Microsoft conducted a widely publicized study a few years ago that concluded the average American’s attention span was now only 8 seconds — less than a goldfish.
The idea that no one can focus anymore has made its way into all areas of business and life. We now read 140-character tweets. And apparently, no one will read long-form sales letters or watch a video longer than 5 minutes.
I call b.s. on all of it.
A Short Attention Span Isn’t The Problem
I don’t think the problem is a decreased attention span. Recently, I interviewed a good friend of mine, Craig Simpson from Simpson-Direct. This is one of the best direct mail firms on the planet. He has a 90-minute video that people are consuming, as well as a 60-plus-page sales letter that outperformed each and every one of the shorter versions of the same letter.
The problem is, we have an infinite number of channels on the dial to choose from.
Back when TV first came out, people had just a handful of channels they could tune in to. If you didn’t like what was on, you had two additional choices on TV. Now, you have 200 choices, plus what’s on the DVR, Netflix, Amazon Prime, Hulu, and YouTube! I could go on, but you get the point.
Don’t Bore Your Audience
With everything to choose from, the real problem is boring content. If you bore me or don’t provide me value, it is easy to simply change the channel. Odds are, I can find something that will amuse me, which means you have a very short period of time to entertain me. Otherwise, I’m off to the next option.
You can actually see the infinite channel theory working in the marriage stats for millennials. Married millennials drop to a mere 70 percent of the generation. Compare that to 91 percent for baby boomers. These millennials have infinite channels. If one person doesn’t work out, they can simply swipe right on a new one.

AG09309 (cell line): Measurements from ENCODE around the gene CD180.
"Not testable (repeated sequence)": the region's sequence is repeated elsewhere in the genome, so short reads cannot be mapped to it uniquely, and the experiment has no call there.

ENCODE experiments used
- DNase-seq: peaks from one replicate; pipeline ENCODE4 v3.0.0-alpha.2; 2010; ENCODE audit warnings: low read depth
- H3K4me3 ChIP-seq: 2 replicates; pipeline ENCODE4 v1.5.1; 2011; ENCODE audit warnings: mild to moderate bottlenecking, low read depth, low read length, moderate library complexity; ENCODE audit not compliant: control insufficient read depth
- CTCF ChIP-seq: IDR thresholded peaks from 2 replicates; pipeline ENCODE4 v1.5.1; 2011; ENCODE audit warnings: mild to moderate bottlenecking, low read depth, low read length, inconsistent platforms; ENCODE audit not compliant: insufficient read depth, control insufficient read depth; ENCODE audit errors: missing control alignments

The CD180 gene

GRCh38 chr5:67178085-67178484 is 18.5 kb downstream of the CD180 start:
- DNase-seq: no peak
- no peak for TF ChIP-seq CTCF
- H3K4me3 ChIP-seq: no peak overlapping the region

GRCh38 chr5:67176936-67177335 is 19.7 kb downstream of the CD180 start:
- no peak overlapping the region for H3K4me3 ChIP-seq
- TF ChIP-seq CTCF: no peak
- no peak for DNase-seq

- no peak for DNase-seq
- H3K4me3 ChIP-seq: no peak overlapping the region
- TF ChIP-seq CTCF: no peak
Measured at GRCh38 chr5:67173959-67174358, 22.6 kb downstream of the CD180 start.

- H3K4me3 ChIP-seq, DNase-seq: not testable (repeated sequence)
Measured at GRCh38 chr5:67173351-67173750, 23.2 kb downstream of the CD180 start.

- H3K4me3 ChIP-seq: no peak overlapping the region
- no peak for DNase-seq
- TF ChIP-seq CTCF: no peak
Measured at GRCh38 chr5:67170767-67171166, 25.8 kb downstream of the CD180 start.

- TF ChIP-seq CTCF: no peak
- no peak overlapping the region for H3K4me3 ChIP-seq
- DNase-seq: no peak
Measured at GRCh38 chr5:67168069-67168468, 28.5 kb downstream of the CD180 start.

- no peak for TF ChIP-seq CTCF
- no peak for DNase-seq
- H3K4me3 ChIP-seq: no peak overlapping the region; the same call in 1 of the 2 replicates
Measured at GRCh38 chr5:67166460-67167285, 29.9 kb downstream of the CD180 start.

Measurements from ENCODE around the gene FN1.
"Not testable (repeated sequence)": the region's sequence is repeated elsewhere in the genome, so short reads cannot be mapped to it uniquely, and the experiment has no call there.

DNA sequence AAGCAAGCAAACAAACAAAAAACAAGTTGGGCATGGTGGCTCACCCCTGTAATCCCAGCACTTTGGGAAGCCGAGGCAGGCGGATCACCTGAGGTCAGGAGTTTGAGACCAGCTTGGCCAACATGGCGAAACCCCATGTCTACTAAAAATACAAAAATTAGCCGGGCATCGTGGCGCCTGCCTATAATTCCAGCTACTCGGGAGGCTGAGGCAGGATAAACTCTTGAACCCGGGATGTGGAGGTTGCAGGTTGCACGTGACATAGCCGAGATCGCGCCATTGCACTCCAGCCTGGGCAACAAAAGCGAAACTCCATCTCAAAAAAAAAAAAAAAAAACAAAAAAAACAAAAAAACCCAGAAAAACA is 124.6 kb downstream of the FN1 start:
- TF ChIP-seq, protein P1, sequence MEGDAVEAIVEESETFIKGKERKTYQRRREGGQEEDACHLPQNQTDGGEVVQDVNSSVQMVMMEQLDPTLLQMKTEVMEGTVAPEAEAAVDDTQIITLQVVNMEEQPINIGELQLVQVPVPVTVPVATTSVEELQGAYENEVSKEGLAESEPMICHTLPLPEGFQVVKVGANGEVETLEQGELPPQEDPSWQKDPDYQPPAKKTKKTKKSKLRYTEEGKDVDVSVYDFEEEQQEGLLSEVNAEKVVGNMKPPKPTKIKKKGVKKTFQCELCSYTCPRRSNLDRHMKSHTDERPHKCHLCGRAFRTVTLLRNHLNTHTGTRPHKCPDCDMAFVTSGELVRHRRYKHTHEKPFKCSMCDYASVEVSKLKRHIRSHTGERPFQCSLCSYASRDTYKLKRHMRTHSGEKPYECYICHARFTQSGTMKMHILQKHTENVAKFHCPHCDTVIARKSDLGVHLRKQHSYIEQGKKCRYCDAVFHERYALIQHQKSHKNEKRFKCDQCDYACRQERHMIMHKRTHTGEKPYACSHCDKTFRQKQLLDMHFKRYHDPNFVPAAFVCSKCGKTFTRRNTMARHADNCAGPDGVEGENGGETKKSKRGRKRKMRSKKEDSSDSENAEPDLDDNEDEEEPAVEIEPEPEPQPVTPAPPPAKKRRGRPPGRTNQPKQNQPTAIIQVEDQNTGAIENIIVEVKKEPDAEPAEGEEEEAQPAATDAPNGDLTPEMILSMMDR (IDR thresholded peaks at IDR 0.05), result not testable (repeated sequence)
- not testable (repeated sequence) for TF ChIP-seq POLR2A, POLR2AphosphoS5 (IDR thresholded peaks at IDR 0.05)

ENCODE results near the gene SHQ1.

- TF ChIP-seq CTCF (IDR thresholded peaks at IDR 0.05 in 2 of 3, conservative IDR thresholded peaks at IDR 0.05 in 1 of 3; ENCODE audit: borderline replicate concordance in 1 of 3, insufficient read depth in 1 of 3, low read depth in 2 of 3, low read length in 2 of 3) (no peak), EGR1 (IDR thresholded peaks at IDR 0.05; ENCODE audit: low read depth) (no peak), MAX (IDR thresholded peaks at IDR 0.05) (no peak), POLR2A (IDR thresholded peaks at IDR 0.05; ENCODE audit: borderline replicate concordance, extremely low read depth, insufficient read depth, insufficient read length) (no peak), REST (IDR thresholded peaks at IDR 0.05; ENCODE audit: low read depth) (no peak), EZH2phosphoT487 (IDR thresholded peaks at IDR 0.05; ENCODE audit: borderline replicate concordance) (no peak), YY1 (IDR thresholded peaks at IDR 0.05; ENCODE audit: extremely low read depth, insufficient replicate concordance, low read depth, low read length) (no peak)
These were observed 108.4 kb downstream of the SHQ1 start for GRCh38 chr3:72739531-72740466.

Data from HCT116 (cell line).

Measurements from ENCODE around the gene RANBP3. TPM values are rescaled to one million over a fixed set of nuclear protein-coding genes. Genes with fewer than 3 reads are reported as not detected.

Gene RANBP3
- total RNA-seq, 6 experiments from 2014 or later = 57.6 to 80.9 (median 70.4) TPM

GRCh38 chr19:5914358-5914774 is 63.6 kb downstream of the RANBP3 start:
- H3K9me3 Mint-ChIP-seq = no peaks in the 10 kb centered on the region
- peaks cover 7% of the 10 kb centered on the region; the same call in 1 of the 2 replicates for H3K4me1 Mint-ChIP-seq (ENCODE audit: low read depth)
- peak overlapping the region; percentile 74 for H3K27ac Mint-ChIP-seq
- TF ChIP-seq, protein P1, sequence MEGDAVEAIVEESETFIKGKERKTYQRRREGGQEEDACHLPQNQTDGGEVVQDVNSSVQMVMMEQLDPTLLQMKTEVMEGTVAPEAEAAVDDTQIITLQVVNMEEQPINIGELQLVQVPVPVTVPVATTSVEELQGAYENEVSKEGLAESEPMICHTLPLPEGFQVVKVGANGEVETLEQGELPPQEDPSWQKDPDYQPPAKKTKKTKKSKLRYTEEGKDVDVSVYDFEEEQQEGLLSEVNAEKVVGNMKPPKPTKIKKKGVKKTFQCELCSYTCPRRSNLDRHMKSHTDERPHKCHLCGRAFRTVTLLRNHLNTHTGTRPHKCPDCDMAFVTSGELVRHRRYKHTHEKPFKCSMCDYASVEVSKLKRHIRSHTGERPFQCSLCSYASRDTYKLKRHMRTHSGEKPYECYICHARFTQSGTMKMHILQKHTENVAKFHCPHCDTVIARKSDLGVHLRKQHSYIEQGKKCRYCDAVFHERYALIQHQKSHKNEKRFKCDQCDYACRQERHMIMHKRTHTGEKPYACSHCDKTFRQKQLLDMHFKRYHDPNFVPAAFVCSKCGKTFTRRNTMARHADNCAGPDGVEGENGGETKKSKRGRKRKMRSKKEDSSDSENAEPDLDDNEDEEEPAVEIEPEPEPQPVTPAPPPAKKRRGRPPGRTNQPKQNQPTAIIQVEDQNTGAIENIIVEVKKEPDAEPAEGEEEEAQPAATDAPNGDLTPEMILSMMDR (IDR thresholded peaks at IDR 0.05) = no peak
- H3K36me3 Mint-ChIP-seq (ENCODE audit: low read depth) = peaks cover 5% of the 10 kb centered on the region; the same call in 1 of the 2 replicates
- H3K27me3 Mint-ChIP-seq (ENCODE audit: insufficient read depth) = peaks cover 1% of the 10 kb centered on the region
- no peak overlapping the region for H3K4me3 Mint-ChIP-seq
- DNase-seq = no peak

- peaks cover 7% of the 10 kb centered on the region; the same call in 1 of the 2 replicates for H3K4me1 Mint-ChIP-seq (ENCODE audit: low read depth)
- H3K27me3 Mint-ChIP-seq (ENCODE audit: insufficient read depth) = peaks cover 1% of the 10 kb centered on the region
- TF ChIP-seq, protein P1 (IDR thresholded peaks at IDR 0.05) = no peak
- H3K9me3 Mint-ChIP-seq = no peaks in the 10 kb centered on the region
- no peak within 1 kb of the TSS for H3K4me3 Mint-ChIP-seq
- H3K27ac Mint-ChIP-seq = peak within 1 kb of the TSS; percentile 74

Because of infinite channels, marketing has changed as well. Fifteen years ago, I ran across a this theory: If you don’t get a good response with your first marketing pieces, any additional follow-up is unlikely to yield any additional results.
Today, because it is so difficult to grab someone’s attention, you may not get any response until the second or third attempt. It requires a much larger and more complicated campaign to break through the noise.
We recently ran a promo that I thought had bombed. We got a single response from the first step of the campaign. But, we ran the additional campaign steps, and ultimately, the campaign turned from a dud to a profitable campaign. In fact, we are planning on repeating the campaign in 60 days.
How To Capture Someone’s Attention
When marketing to prospects, what is working right now is not that dissimilar to what worked 20 years ago.
First, you can’t be boring. If you start talking about the latest whiz-bang scientific report, you’re done. Boring never works. We’ve seen that a combination of offline and online marketing works the best.
If we generate a lead online, we want to bring them offline ASAP. If that lead is generated offline, we want to connect and bring them online immediately. We want the prospect to get our message in multiple forms of media.
An associate of mine, Perry Belcher, once said that we live in the single most difficult time to get someone to make a first-time purchase. This is caused by both infinite channel issues and trust. That’s the bad news.
The good news is, we live in the easiest time to get someone to make their second purchase with you. Getting someone to buy from you the first time is one of the most expensive things any business does. But once someone decides to trust you, it is so much easier to get them to shop with you over and over again.
All you have to do is do what you say you’re going to do. Remind them who you are, what you do, and that you’re still in business.
The more time a person spends with you, your media, and your products or services, the greater influence you have with them. If you want to sell more tomorrow, remember that they have an infinite number of channels to choose from. In the end, it is your job to entertain them, educate them, and capture their attention long enough to sell to them.
For more information about capturing your audience’s attention with personalized marketing, request a complimentary copy of our book, The Ultimate Guide to Newsletters.